That Sunday (3/6/16) started out innocently enough. As we get closer to the Easter season, a tradition held by many Western New Yorkers is the annual trip to the Broadway Market, one of America’s longest running public markets (if not the longest). I had only gone a couple times before RB and I started dating. Since my family is not of Polish or East Side descent (my maternal Grandmother had lived within walking distance of the Market when she was young, but she moved to the Fruit Belt neighborhood and later South Buffalo before settling into the suburbs in the 1950’s) I never went as a child with my parents.
Easter is the season where, like Christ, life is breathed back into this long ignored, plight ridden area. Thousands flock back to their collective roots from the suburbs once a year to enjoy chocolate covered treats, Polish delicacies and buy pussy willows in preparation of Dyngus Day (Buffalo has one of the largest celebrations in the world, with its vibrant parade marching past the Market annually on the Monday after Easter).
In any event, we got BB ready and were out the door by 9:30am, eager to begin our spontaneous trip and for him to experience his parents’ kind of strange and totally Buffalo tradition of acquiring our annual Easter table’s buttered lamb from the Market. We chatted on the ride over and laughed when he chimed in sweet, high pitched responses from the back seat.
We thought we were being so clever, going before the official rush of the season to avoid the insanity of winding lines and crowds of packed, jostling strangers pushing to get from one market stand to another.
Well, we weren’t: the Market is closed on Sundays outside of their “holiday” seasons, which for Easter started next week.
Disappointed, we quietly began the ride home. BB’s audible snores could be heard from his car seat so I made RB take a long way home; I had stumbled upon and fallen in love with an abandoned church last year that was not too far away, and had been heartbroken to read that some kids were arrested earlier in the week for setting part of it on fire. I held back tears as he circled around the block slowly so I could assess the damage with my own eyes. Not in the greatest neighborhood, it was no surprise that on the way home it sounded like we had a flat tire. We pulled into Tim Horton’s and I ran inside to get us breakfast sandwiches while he inspected the tire. The tire was fine, and as I sipped my coffee, quietly running lists of chores through my head, I heard RB say, “Did you want to go to Krispy Kreme?”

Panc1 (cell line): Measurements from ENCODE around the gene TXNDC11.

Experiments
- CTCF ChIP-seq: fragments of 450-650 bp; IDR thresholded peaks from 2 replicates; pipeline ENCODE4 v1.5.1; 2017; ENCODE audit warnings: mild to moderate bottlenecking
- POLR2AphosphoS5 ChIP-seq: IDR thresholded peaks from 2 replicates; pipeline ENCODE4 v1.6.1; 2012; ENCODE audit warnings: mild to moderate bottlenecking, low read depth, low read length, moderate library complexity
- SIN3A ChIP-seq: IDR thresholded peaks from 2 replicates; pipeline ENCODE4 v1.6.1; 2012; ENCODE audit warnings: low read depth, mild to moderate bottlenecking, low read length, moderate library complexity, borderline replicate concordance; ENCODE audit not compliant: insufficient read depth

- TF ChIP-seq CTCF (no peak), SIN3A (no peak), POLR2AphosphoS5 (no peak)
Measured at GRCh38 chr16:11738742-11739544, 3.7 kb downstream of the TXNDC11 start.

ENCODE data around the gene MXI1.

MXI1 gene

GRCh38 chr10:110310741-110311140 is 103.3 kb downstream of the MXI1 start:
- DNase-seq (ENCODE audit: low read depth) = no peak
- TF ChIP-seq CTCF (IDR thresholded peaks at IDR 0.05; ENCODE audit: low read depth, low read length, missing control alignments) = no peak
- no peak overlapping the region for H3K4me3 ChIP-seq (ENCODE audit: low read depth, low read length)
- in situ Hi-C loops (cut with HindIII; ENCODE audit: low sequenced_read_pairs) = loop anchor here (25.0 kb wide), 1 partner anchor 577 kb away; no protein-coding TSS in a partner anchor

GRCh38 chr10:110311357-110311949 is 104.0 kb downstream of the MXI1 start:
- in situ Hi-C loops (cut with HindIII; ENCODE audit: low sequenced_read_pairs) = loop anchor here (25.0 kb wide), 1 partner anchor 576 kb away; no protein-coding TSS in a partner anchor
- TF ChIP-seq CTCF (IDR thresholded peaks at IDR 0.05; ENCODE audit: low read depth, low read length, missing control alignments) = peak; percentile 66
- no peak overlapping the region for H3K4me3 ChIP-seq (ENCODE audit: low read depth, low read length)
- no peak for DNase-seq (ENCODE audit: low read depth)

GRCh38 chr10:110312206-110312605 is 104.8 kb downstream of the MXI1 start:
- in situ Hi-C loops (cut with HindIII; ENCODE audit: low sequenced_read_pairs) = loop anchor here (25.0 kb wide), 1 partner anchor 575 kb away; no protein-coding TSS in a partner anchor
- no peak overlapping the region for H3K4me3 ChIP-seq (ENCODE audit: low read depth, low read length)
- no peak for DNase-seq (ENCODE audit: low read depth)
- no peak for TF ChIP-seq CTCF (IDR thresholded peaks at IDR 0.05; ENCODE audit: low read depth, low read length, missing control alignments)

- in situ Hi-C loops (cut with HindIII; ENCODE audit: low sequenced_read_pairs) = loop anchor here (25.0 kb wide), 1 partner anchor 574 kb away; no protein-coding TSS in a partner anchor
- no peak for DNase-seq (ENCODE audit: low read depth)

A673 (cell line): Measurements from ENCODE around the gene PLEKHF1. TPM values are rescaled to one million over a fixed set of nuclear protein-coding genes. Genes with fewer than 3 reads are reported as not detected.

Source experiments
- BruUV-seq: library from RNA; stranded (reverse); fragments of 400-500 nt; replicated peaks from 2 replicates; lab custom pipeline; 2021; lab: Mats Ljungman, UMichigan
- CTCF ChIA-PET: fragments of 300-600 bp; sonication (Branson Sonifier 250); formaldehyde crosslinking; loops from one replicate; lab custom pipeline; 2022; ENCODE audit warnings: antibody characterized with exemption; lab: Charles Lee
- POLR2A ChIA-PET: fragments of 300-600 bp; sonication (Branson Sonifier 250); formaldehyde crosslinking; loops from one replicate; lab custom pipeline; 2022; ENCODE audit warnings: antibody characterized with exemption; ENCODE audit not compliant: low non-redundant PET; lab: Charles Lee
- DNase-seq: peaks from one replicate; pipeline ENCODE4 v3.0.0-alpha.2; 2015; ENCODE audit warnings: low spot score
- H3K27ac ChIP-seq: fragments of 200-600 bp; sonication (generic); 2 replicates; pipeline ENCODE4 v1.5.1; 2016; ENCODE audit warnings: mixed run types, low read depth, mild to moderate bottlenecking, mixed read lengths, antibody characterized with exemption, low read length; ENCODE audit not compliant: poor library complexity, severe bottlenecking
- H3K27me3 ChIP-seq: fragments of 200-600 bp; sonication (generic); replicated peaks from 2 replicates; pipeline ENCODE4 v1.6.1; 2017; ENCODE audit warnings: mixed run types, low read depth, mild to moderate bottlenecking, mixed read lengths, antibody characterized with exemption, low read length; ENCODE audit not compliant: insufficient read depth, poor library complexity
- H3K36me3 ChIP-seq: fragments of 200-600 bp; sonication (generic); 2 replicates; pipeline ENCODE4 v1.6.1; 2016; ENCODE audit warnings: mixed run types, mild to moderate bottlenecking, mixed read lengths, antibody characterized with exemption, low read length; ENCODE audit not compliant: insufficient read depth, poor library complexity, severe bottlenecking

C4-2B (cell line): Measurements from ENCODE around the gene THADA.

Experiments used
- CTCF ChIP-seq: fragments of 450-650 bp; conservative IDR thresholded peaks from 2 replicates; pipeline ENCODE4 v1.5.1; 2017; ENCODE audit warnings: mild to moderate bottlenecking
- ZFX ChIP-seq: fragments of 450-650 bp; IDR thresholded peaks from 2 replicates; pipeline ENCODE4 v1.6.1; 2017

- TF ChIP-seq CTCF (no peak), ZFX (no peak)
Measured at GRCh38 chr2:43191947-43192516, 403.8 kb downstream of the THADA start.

It was, in fact, one of my bestie’s birthdays and she freaking loves Krispy Kreme. She and I had taken road trips to the closest location in Erie, Pennslvania before, which is a little over an hour. RB and I decided that an hour car ride wasn’t too bad for BB’s first road trip, and the adventure began.
It was a smooth ride and BB woke up shortly before we arrived. Inside Krispy Kreme we bought a dozen or so of the highly coveted sugary treats, a bib for BB as a souvenir from his first road trip, and posed for a picture.
That’s when we went a little crazy.
From Erie we decided to drive another seventy odd miles south to Grove City to check out the Outlet Malls there, since BB was going through a growth spurt and we had been talking about checking out the Carter’s in Erie anyway. We were already halfway there so we figured why not? We had heard wonderful reviews from several friends about the great selection of stores and the zero sales tax on clothing.
However, to complicate matters I was still nursing and getting pretty uncomfortable. I tried to nurse BB briefly in the parking lot but he wasn’t having it; it was understandable since there were so many exciting things to see and hear! Before we began the second leg of our journey I had to do something that, as a union activist and supporter of the living wage movement, went against every fiber of my being: I ran into Walmart and purchased a hand pump, which was reasonably priced at a little over $30. In hindsight that was one of the best purchases I had made, since the suction proved to be better than my electric pump, especially towards the end of my nursing journey. I also bought a package of spoons and a couple of packs of pureed food for BB.
Although I wasn’t the most comfortable using the hand pump in broad daylight on a random highway in Pennsylvania it ended up doing the job!
And because of that we were able to hit several out of the Outlet stores (I was disappointed with Carter’s, but enjoyed Baby Gap and the Children’s Place) and get for lunch before heading back home to deliver (most of) the birthday donuts to my friend and start several loads of laundry.
What was your baby’s first road trip like?